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It’s no secret that hard physical work can leave you worn out and tired. That’s expected…
Whether it’s physical labor on the job, toting baskets loads of laundry up and down the stairs, hitting the gym or playing with the kids — physical activity puts your muscles to work. That creates a buildup of a toxic muscular sludge known as lactic acid, responsible for muscle fatigue.
But what about the exhaustion you feel after a day of mental labor — while sitting at a desk at that?
Is it all in your head? Or is there a reason why intense cognitive work can leave you just as tired as if you’d been stocking shelves all day at the local market?
Well, it turns out that — just like with your tired, worn-out muscles — the reason for your tired, worn-out brain all comes down to a toxic sludge build-up in your prefrontal cortex.
Proof of mental exhaustion
For decades, the theory has been that the fatigue we feel after a hard day of mental work is just an illusion cooked up by our brains to get out of tasks that aren’t so enjoyable and go have a little fun.
But researchers at Pitié-Salpêtrière University in Paris, France thought there had to be something more to it.
So they set out to prove that conventional wisdom wrong…
Since they suspected the real reason had to do with the brain’s need to recycle potentially toxic substances that can build up due to neural activity, they decided to monitor people’s brain chemistry over the course of a workday.
To do this, the team recruited two groups of people: those who needed to think hard and those who had relatively easier cognitive tasks to perform.
So what did they find?
As you might have guessed, the researchers only saw signs of fatigue, including reduced pupil dilation, in the group of participants who had to perform hard mental work.
More importantly, the researchers discovered these same participants also had higher levels of glutamate in the synapses of their brain’s prefrontal cortex.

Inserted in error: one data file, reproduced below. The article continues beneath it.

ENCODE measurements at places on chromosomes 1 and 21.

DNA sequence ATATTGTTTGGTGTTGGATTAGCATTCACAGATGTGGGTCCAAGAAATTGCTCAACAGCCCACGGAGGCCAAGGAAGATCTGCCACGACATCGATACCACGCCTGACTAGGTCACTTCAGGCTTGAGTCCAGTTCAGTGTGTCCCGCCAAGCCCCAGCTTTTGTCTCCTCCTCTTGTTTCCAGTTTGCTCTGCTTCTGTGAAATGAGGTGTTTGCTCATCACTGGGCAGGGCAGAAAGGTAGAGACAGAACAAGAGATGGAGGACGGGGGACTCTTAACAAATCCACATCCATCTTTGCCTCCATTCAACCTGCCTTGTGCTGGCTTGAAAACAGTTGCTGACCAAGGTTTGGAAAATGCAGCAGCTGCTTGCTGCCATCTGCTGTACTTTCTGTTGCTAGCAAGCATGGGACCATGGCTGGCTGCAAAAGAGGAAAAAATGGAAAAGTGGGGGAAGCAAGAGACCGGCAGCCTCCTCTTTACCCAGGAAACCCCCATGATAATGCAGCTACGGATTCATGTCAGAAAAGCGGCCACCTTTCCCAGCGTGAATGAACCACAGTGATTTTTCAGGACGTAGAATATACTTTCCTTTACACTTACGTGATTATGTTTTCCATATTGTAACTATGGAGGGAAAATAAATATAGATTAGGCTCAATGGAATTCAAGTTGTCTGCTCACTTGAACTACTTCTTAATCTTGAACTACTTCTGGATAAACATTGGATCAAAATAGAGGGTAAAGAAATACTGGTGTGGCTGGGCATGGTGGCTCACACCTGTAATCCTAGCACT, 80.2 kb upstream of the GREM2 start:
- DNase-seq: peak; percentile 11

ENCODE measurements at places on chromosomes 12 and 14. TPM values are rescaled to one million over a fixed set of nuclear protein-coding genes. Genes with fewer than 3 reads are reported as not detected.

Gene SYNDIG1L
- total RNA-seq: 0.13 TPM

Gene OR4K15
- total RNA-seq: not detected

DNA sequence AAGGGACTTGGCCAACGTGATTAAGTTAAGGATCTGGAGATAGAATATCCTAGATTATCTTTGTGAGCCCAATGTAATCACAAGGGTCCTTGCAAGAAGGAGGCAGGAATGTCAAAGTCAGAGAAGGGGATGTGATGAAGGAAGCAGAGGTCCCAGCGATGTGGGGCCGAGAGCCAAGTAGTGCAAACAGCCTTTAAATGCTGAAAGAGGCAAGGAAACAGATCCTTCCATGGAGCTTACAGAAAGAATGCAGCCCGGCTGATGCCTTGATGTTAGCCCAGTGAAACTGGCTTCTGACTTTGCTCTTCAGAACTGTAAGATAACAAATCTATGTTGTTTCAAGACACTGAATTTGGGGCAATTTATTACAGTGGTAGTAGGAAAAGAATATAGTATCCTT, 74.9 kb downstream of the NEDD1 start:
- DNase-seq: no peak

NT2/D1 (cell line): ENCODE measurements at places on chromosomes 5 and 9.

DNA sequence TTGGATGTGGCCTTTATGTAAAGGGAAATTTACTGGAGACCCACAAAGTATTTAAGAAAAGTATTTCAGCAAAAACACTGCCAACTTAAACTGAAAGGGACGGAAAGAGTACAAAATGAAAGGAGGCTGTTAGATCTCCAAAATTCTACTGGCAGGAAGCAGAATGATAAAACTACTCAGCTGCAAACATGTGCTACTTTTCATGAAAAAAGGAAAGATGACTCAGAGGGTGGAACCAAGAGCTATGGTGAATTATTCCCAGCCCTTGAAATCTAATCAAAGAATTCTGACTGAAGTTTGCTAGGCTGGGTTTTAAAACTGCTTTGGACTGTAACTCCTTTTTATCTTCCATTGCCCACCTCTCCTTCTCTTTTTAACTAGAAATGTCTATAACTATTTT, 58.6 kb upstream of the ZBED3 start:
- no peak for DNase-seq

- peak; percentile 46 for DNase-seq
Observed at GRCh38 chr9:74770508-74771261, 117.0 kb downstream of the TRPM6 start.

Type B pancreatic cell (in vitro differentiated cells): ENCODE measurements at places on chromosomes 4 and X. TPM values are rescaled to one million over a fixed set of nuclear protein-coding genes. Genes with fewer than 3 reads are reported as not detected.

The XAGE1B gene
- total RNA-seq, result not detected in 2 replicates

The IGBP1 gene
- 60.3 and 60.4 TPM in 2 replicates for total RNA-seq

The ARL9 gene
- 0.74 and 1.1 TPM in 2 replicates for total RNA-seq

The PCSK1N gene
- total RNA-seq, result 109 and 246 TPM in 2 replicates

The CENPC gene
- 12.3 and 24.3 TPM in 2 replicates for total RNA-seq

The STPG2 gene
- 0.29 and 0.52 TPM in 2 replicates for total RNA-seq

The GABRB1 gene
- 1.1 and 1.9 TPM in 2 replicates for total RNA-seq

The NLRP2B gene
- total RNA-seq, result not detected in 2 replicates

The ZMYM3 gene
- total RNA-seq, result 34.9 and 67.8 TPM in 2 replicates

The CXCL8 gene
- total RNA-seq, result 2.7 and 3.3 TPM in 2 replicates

And that’s where the term “toxic sludge” comes in.
The neurotransmitter linked to migraines
You see, while glutamate is a natural neurotransmitter that the brain releases as a signal between nerve cells, too much is a problem.
In fact, plumes of glutamate in the brain have been linked to migraines. And the neurotransmitter has been associated with both stroke and traumatic brain injury.
And according to the researchers, when glutamate accumulates in your brain, it not only makes you feel exhausted, it makes cognitive control difficult. That’s why you stop focusing and start turning your mind to easier tasks — which could interfere with how much you can accomplish.
So, is there some way around this limitation that keeps you from getting things done?
“Not really, I’m afraid,” says researcher, Mathias Pessiglione. “I would employ good old recipes: rest and sleep! There is good evidence that glutamate is eliminated from synapses during sleep.”
In other words, at the end of a long day, catching some good old-fashioned ZZZ’s can help you get back on track.
But what if you don’t have time to hit the hay and need to refresh your brain fast?
Though the researcher says there isn’t much you can do to make your brain think harder, besides rest and sleep, beetroot juice has been found to improve connectivity in the brain.
In essence, it helps different parts of your brain communicate better and has been found to help the brain behave years younger.
So the next time a hard day’s thinking has got you throwing up your hands in exhaustion, instead of reaching for just another cup of coffee, you might want to give beetroot juice a try.
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Why thinking hard makes you tired – ScienceDaily